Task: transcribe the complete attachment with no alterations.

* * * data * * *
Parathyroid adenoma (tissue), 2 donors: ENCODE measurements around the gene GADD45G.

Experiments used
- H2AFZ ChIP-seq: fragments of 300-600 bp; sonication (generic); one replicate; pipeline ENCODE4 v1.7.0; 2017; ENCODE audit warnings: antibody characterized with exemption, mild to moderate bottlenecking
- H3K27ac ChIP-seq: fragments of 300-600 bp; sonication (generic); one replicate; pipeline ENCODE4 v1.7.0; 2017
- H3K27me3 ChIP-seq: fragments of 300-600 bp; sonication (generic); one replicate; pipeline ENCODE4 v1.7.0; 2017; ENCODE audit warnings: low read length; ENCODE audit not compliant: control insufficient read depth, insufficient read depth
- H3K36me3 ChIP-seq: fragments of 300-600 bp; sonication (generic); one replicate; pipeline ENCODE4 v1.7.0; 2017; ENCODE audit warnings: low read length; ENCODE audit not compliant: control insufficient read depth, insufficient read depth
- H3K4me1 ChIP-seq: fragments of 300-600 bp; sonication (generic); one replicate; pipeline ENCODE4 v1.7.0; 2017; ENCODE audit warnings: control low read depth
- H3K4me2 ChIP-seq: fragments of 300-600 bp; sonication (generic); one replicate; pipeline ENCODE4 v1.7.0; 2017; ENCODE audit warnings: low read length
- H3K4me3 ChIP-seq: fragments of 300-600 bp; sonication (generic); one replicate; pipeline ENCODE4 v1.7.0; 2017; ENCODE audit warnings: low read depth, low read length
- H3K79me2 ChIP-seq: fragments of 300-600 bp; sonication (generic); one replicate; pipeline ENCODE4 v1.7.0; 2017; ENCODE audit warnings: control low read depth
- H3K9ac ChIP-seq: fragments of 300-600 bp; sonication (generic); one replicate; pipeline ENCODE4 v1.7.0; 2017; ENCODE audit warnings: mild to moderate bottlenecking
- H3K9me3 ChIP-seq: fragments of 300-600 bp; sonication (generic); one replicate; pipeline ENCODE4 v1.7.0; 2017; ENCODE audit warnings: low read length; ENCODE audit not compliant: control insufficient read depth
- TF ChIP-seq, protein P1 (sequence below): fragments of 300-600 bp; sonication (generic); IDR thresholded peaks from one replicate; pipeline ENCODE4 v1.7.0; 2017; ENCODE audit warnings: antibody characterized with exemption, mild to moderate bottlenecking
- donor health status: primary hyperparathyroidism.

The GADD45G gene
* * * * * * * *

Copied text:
Parathyroid adenoma (tissue), 2 donors: ENCODE measurements around the gene GADD45G.

Experiments used
- H2AFZ ChIP-seq: fragments of 300-600 bp; sonication (generic); one replicate; pipeline ENCODE4 v1.7.0; 2017; ENCODE audit warnings: antibody characterized with exemption, mild to moderate bottlenecking
- H3K27ac ChIP-seq: fragments of 300-600 bp; sonication (generic); one replicate; pipeline ENCODE4 v1.7.0; 2017
- H3K27me3 ChIP-seq: fragments of 300-600 bp; sonication (generic); one replicate; pipeline ENCODE4 v1.7.0; 2017; ENCODE audit warnings: low read length; ENCODE audit not compliant: control insufficient read depth, insufficient read depth
- H3K36me3 ChIP-seq: fragments of 300-600 bp; sonication (generic); one replicate; pipeline ENCODE4 v1.7.0; 2017; ENCODE audit warnings: low read length; ENCODE audit not compliant: control insufficient read depth, insufficient read depth
- H3K4me1 ChIP-seq: fragments of 300-600 bp; sonication (generic); one replicate; pipeline ENCODE4 v1.7.0; 2017; ENCODE audit warnings: control low read depth
- H3K4me2 ChIP-seq: fragments of 300-600 bp; sonication (generic); one replicate; pipeline ENCODE4 v1.7.0; 2017; ENCODE audit warnings: low read length
- H3K4me3 ChIP-seq: fragments of 300-600 bp; sonication (generic); one replicate; pipeline ENCODE4 v1.7.0; 2017; ENCODE audit warnings: low read depth, low read length
- H3K79me2 ChIP-seq: fragments of 300-600 bp; sonication (generic); one replicate; pipeline ENCODE4 v1.7.0; 2017; ENCODE audit warnings: control low read depth
- H3K9ac ChIP-seq: fragments of 300-600 bp; sonication (generic); one replicate; pipeline ENCODE4 v1.7.0; 2017; ENCODE audit warnings: mild to moderate bottlenecking
- H3K9me3 ChIP-seq: fragments of 300-600 bp; sonication (generic); one replicate; pipeline ENCODE4 v1.7.0; 2017; ENCODE audit warnings: low read length; ENCODE audit not compliant: control insufficient read depth
- TF ChIP-seq, protein P1 (sequence below): fragments of 300-600 bp; sonication (generic); IDR thresholded peaks from one replicate; pipeline ENCODE4 v1.7.0; 2017; ENCODE audit warnings: antibody characterized with exemption, mild to moderate bottlenecking
- donor health status: primary hyperparathyroidism.

The GADD45G gene